In 2004–2005, the first year of our ongoing study, subject enrollment fell short of projected targets; however, the influenza season was a typical one, with various indicators above epidemic threshold levels [3
]. A drifted type A (H3N2) virus, A/California/07/2004, and type B viruses of both lineages circulated. In our study in that year, the attack rate in the placebo group as measured by virus isolation and/or real-time PCR identification was 7.8%, and thus we had sufficient statistical power to assess the significant efficacy of either vaccine against placebo. The vaccine efficacy for this combined end point was 75% (95% CI, 42%–90%) for the inactivated vaccine and 48% (95% CI, −7% to 74%) for the live attenuated vaccine [7
In 2005–2006, more participants than projected were enrolled; however, the influenza season was protracted and of low intensity. Attack rates in the placebo group, as determined by virus isolation and/or real-time PCR identification, were only 1.8%—far lower than expected in most years [8
]. With such low attack rates, statistically significant reductions produced by vaccine were difficult to demonstrate, and in fact, neither vaccine showed significant benefit over placebo for the “virus isolation and/or real-time PCR identification” end points. The primary end point (which was determined when the Investigational New Drug agreement under which the study was carried out was approved) —virus isolation combined with serologic identification of infection—produced an attack rate in the placebo group of 4.7%, and higher efficacy of the vaccines was demonstrated. The absolute efficacy of the inactivated vaccine was 54% and significantly greater than that of the placebo, whereas the absolute efficacy of the live attenuated vaccine was modestly less. Interpretation of efficacy estimates using serologic end points must be approached with caution; it is known that, for several reasons, they will favor the inactivated vaccine over the live attenuated vaccine [12
In 2004–2005, the live attenuated vaccine performed less well than the inactivated vaccine when each was compared with the placebo group, but in the second year of the study there was little evidence of a difference. How can this be explained? First, in contrast to the first year, the low attack rates in 2005–2006 made statistically significant reductions produced by either vaccine difficult to demonstrate. Second, in the first year, the differences between the 2 vaccines appeared to be related, in part, to differences in efficacy against type B influenza, with the live attenuated vaccine performing less well; the 2005–2006 season did not offer an opportunity to test efficacy against type B influenza. Likewise, the type A/H3 virus circulating in the first year of the study was drifted from the vaccine strain, whereas in the second year of the study, the circulating virus was similar to the vaccine strain. Finally, it is possible that there was variable susceptibility to the live attenuated vaccine virus at the time of vaccination in year 1 of the study, compared with year 2; for example, the A/H3 vaccine virus in 2004–2005 was similar to the Fujian strain, a virus that had caused major outbreaks during the previous year [14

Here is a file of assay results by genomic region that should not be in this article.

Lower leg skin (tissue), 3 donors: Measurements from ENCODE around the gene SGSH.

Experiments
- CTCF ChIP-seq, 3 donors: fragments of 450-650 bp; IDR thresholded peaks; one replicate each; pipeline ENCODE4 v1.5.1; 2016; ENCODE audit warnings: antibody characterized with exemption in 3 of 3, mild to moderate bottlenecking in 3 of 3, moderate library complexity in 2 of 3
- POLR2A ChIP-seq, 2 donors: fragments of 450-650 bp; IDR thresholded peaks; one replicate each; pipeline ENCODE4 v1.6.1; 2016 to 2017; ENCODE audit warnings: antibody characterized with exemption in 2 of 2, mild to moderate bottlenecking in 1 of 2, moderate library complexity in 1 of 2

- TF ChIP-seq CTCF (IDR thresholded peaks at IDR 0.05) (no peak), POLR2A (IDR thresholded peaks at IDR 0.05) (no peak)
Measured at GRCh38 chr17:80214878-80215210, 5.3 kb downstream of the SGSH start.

With the low attack rate in 2005–2006, the efficacy estimates were unstable and varied with the particular laboratory criteria that were used. Still, we did demonstrate continuing efficacy at least for the inactivated vaccine. Because vaccine efficacy can change from year to year and because, given the experience in the previous year, efficacy may not be consistently related to drift, further evaluation of vaccines in different situations is warranted. In particular, it is important to determine additional correlates of protection, of which serologic antibody titer is only one. All of this will help to develop improved and perhaps more predictably efficacious vaccines.